Amazon, “Dynamo: Amazon’s Highly Available Key-value Store,” SOSP, 2007. [PDF]
Dynamo is a highly available (99.9th percentile) key-value storage mechanism that sacrifices traditional consistency models for eventual consistency to achieve availability. Dynamo works with a simple query model, where read/write (get() and put()) operations are performed on data items uniquely identified by their keys. There is no relational schema because there are no operations that span multiple data items. Stored objects in Dynamo are relatively small (less than 1MB).
Dynamo defers conflict resolutions due to incompatible versions of data during read operations and allows write operations on any data all the time. It moves conflict resolutions to applications, since applications have more semantic information about the data they are using and can more effectively resolve conflicts.
Dynamo uses distributed hashing to partition data on a ring structure and replicates data among N-1 clockwise successor nodes on that ring. However, unlike traditional DHTs, it uses zero-hop routing, i.e., it does not route through other nodes on the ring, in order to reduce latency. For any updates, data are versioned using vector clocks and conflicts as well as temporary failures are resolved using sloppy quorums and hinted handoffs. To handle permanent failures, Dynamo uses Merkle-tree based anty-entropy protocol to keep replicas in sync. Failures are detected and taken care off in local context using gossip protocols. Since it is used in a controlled environment, there are no strong security requirements.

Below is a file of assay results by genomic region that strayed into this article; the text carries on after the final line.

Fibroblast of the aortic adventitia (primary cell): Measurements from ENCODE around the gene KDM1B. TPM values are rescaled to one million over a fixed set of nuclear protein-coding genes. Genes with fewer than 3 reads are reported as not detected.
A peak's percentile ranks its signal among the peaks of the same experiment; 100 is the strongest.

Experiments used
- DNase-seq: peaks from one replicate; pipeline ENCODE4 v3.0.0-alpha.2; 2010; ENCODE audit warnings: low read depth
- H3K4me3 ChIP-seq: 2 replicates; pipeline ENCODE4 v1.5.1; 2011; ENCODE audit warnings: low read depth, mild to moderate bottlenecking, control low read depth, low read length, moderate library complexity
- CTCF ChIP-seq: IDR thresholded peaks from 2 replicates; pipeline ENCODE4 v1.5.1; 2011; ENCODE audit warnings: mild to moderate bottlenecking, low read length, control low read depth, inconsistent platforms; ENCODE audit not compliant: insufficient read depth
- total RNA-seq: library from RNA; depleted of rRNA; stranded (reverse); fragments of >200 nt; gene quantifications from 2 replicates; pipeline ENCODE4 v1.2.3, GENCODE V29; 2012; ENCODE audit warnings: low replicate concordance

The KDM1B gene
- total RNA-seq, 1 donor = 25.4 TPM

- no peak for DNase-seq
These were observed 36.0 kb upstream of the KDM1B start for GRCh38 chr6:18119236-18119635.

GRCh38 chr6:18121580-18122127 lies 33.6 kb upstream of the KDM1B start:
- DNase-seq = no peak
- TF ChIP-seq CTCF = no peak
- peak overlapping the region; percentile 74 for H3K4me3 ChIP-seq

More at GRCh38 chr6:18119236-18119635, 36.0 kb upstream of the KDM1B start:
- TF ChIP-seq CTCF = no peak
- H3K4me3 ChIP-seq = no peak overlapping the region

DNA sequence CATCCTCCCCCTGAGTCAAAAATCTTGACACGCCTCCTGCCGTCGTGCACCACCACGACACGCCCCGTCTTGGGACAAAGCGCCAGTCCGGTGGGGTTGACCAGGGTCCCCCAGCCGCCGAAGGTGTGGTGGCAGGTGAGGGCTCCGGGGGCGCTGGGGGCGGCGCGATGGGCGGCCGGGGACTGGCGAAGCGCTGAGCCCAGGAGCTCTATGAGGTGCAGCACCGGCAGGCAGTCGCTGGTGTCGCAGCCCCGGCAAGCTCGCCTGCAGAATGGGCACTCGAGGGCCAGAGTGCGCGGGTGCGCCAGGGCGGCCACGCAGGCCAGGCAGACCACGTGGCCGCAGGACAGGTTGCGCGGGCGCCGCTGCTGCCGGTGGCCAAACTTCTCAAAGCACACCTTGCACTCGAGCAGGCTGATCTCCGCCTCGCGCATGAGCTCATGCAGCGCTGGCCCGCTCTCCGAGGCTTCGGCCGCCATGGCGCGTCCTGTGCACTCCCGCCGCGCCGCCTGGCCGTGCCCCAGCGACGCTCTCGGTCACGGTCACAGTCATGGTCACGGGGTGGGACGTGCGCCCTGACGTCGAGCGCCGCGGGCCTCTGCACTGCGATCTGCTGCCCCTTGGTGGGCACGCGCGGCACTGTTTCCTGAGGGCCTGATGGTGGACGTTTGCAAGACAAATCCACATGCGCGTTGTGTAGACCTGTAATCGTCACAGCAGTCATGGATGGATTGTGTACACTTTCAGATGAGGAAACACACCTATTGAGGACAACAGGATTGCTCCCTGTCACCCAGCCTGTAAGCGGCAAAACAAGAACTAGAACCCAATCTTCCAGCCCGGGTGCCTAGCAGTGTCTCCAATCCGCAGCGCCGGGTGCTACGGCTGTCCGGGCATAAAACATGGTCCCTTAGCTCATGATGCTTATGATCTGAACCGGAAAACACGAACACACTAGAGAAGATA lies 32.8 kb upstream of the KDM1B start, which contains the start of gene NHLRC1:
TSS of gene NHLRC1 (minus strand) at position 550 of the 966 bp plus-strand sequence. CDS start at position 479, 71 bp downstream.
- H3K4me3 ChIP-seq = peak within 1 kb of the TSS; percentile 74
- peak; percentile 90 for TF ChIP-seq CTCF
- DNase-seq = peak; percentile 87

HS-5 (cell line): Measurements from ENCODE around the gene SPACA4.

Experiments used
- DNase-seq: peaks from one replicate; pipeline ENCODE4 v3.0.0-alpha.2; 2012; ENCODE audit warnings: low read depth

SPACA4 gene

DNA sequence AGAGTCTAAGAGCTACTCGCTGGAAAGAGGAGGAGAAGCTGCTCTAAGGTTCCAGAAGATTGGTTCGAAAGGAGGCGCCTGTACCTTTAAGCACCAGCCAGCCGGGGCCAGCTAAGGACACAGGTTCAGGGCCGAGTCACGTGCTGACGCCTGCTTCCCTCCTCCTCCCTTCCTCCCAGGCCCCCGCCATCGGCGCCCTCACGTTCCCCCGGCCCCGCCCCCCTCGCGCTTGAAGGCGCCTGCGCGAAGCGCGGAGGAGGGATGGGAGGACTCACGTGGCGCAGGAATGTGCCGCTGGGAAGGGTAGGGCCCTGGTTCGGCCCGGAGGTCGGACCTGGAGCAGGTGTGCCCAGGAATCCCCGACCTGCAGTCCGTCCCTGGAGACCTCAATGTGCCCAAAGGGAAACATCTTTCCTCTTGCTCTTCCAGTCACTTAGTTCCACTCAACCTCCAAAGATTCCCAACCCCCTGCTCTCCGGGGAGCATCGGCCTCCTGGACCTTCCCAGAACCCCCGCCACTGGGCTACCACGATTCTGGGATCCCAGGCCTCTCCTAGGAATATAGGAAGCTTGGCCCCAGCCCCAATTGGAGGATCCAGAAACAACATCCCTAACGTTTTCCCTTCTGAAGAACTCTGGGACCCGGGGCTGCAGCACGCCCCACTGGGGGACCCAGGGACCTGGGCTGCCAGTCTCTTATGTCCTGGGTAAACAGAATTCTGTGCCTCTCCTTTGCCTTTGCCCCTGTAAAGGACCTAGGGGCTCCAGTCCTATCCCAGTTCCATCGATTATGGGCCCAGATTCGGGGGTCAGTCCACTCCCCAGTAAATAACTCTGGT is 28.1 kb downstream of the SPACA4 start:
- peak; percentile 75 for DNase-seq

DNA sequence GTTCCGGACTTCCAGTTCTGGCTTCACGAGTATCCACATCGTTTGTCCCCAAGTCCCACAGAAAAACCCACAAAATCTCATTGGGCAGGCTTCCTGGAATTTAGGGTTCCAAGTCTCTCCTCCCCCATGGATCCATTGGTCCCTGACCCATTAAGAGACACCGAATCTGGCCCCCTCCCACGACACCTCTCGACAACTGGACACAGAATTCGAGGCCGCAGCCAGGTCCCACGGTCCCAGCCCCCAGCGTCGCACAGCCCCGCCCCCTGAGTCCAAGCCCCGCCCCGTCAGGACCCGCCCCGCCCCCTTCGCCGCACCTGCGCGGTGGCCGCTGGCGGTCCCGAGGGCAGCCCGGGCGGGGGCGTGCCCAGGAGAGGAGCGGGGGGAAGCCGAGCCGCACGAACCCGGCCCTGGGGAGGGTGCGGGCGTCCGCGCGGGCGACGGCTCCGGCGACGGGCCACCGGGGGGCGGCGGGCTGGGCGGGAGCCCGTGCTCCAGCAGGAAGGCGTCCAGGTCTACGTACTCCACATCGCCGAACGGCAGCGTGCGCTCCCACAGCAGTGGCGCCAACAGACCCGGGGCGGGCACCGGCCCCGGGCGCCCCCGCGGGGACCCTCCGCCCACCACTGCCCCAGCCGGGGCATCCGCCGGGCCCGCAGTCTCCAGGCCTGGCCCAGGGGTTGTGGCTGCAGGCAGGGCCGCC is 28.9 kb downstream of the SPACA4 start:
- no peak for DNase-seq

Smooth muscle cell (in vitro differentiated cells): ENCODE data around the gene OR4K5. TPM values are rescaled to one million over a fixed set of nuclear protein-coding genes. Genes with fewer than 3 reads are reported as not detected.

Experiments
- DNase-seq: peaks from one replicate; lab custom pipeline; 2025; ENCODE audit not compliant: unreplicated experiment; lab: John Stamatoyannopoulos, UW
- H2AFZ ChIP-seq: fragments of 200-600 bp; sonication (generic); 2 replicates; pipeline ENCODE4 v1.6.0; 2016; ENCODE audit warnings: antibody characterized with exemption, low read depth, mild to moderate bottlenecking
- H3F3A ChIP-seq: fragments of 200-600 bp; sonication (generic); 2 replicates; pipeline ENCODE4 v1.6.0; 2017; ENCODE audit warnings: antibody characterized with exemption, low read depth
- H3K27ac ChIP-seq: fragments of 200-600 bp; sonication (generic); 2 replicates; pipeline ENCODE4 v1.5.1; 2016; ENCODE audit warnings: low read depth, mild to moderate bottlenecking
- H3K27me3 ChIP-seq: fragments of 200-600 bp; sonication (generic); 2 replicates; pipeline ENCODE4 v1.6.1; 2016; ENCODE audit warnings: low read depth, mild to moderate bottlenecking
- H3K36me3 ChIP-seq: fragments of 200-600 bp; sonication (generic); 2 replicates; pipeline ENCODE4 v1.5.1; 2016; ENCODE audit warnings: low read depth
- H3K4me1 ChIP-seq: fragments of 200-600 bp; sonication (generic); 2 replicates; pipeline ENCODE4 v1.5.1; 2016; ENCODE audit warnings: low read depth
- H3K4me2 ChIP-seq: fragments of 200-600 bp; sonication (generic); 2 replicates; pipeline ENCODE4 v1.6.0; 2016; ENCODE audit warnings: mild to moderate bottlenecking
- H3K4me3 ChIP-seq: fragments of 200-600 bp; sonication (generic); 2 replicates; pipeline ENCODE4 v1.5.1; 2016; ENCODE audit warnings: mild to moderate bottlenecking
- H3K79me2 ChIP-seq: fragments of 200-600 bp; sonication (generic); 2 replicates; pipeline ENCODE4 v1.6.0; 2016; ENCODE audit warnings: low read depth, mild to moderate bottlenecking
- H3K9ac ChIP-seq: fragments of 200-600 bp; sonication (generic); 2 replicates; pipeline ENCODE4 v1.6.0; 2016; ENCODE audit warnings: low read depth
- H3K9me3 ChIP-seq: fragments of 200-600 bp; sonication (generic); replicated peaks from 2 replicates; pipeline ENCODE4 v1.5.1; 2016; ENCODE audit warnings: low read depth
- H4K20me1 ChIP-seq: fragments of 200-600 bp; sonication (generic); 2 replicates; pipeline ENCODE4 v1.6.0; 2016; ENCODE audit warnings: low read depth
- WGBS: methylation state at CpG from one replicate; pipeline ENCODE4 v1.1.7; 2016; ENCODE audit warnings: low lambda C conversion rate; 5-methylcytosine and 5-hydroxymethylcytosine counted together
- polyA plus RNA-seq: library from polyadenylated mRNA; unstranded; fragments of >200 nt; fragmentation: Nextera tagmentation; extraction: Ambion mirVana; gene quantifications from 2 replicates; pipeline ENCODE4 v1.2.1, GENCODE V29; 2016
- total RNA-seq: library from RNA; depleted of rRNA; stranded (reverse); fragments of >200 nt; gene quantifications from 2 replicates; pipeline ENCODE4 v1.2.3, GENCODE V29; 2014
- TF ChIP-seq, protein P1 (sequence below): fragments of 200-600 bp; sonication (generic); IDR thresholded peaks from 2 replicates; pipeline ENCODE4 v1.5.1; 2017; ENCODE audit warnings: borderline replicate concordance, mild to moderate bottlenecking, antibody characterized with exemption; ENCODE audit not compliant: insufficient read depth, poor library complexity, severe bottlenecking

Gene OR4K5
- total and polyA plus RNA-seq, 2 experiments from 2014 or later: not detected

All in all, Dynamo creates a great mix of well-known protocols and techniques to achieve high availability. One very interesting tradeoff here is for not missing any writes, even writing twice, at the expense of being in possibly inconsistent states. It is also a great example how far business goals can define a system design; to paraphrase the authors: “additions to shopping carts are never lost, however, deleted items can resurface!”
Versioning capability of Dynamo is limited by the size of the vector clocks it can use. The authors do mention a truncating algorithm, but they avoid the problem of what will happen if Dynamo requires larger clock. Unfortunately, if it fails to support the required length of vector lengths, the whole eventual consistency setup will break down.
Dynamo is the poster child of eventual consistency and noSQL admirers. Its influence on the open-source community is undeniable: Cassandra and Voldemort are two prominent examples of Dynamo-inspired systems.